I think we both expect the global economy to shrink by several percentage points in 2020, it is significantly more than doing the global financial crisis when global growth was just slightly negative. And it's really more than in any point in postal history. At further perspective, the IMF used to consider a global recession when the world economy would extend by less than two and a half percent in a year. This year, it is likely that the global economy shrinks by over two and a half percent. In short, this is the worst global economic crisis in generations.
Jeff Meli: Yes. On the extent on the downturn we agree, but I'd point out that your global forecast Christian as gloomy as it sounds, is built on actually a pretty swift recovery in the second half of the year which is offsetting to some extent the ongoing contractions that we're seeing in activity.
We've never had economic activity fall as rapidly and as deeply in such a short period as we are predicting in the first half of 2020. So actually, the forecast would be even worse if the rebound that you're expecting doesn't come to pass.
Christian Keller: It's true. And I do emphasize that our scenario is big on the assumption that the virus does not resurge in any meaningful way which would bring back the lockdowns that we currently experience.
With that in mind, let me emphasize again why I'm optimistic. I think we could get a meaningful rebound over the next four to six quarters because A, this is not a financial crisis as I said earlier and financial, in particular, banking crises have been well established as causing the slowest and most sluggish recovery because it takes banks sometime to repair the balance sheets and build capital, and in the meantime, they're hesitant to land. This is exactly what we experienced in 2008, 2009, 18-month long recession followed by a very slow growth and a very slow improvement in unemployment. That experience has I think tempered a bit our expectations for this recovery and I think that may be the wrong template.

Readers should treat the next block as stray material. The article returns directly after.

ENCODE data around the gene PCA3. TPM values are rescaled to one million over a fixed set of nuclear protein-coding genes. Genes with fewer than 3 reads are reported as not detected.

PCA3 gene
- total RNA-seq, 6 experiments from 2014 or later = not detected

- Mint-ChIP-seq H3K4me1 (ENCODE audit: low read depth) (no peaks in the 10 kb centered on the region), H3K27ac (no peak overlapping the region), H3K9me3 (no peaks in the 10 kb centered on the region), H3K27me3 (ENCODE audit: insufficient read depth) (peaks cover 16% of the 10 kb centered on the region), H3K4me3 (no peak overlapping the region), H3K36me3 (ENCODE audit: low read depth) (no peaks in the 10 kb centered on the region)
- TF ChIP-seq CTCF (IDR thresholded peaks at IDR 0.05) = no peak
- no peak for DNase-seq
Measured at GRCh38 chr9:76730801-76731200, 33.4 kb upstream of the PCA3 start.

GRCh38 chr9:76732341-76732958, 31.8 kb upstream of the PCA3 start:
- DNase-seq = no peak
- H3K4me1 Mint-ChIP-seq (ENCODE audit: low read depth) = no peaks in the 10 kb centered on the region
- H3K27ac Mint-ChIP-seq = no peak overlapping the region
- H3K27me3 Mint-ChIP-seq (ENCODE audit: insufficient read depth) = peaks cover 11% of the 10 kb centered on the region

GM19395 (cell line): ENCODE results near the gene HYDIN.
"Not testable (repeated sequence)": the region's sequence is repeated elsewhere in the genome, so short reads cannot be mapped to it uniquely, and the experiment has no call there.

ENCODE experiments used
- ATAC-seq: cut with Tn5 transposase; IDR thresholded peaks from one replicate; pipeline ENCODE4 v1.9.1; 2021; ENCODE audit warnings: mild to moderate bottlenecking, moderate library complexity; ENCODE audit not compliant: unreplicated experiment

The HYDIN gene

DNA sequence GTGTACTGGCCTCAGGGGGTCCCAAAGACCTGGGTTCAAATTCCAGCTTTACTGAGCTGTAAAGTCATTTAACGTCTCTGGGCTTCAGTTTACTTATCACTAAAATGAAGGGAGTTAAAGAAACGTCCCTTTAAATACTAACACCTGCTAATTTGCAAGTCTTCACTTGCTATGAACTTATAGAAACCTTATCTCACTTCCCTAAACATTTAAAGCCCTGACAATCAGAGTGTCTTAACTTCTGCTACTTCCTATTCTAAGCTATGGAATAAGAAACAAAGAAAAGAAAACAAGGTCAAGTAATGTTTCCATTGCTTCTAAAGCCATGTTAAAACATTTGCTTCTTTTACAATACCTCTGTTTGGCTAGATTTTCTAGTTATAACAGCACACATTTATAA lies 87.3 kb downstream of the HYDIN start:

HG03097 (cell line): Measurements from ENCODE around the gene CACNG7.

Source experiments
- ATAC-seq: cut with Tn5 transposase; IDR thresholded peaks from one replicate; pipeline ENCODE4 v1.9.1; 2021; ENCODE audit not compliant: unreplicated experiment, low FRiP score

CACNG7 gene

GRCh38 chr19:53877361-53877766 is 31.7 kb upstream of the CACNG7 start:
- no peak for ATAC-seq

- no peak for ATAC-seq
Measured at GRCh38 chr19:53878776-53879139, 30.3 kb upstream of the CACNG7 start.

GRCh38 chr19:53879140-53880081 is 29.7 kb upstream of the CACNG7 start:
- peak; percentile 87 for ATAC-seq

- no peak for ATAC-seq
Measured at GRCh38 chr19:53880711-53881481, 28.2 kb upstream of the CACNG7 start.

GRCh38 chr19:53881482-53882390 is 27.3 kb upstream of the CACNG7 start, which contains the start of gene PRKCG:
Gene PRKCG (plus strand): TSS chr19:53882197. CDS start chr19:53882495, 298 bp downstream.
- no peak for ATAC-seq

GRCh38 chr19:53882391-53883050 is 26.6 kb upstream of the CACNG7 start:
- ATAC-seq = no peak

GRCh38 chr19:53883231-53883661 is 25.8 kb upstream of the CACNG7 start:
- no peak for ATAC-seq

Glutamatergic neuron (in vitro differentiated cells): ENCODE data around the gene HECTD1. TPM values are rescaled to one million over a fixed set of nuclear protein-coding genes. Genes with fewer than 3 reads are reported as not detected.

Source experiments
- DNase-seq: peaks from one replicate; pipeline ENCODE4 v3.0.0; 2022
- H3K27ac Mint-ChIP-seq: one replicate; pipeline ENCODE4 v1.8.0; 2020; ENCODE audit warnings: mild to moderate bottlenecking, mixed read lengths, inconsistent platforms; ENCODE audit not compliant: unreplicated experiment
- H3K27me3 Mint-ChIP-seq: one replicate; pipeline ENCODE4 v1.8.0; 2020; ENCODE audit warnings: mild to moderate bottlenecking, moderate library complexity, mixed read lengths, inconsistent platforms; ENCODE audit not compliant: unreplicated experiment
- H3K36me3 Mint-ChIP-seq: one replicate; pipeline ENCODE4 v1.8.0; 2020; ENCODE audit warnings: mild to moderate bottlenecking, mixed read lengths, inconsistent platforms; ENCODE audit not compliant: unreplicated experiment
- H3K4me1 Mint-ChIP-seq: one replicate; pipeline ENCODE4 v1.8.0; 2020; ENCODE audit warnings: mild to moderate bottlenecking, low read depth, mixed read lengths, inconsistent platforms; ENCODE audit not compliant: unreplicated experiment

Jeff Meli: Well, I certainly agree that the crisis didn't start in the banking system like it did last time but I'm not actually so quick to conclude that banks are in the clear. So we just finished first quarter bank earnings season.
We've now seen all the – all the banks report and one thing that struck me is the level of provisions that banks are taking, they are enormous. So provisions means banks are expecting losses, it's the charge they take against future expected losses from loans they've made that we haven't actually seen the loan losses materialize yet because obviously the job losses are still building and businesses are just starting to come to terms with the – with the damage that's been done but it's clear that banks are expecting a surge of defaults from retail customers, small businesses, large businesses. I mean, the economic damage here is incredibly widespread.
Christian Keller: I think you may be underestimating the extent to which banks raise capital. Of course, if everyone in the economy defaults, then no amount of capital is sufficient.
But as I said earlier, I do think the fiscal response should help cap the defaults. And banks now have higher capital levels and they have in other periods in modern times and regulators have stressed us at the balance sheet at very severe outcomes. In fact, we are seeing now regulators taking steps to use these strengths to help accelerate the recovery, for example, by reducing counter cyclic capital buffers. They wouldn't take these steps if they have not extreme confidence in the strength of the system.
Jeff Meli: Well I hope you’re right, Christian. But I do think that whether or not banks end up having their own problems which accelerate the depth of the economic damage probably depends on how effective the policy response is. So if the fiscal response falls flat, then I think we will likely see defaults overwhelm all this extra capital that you're talking about.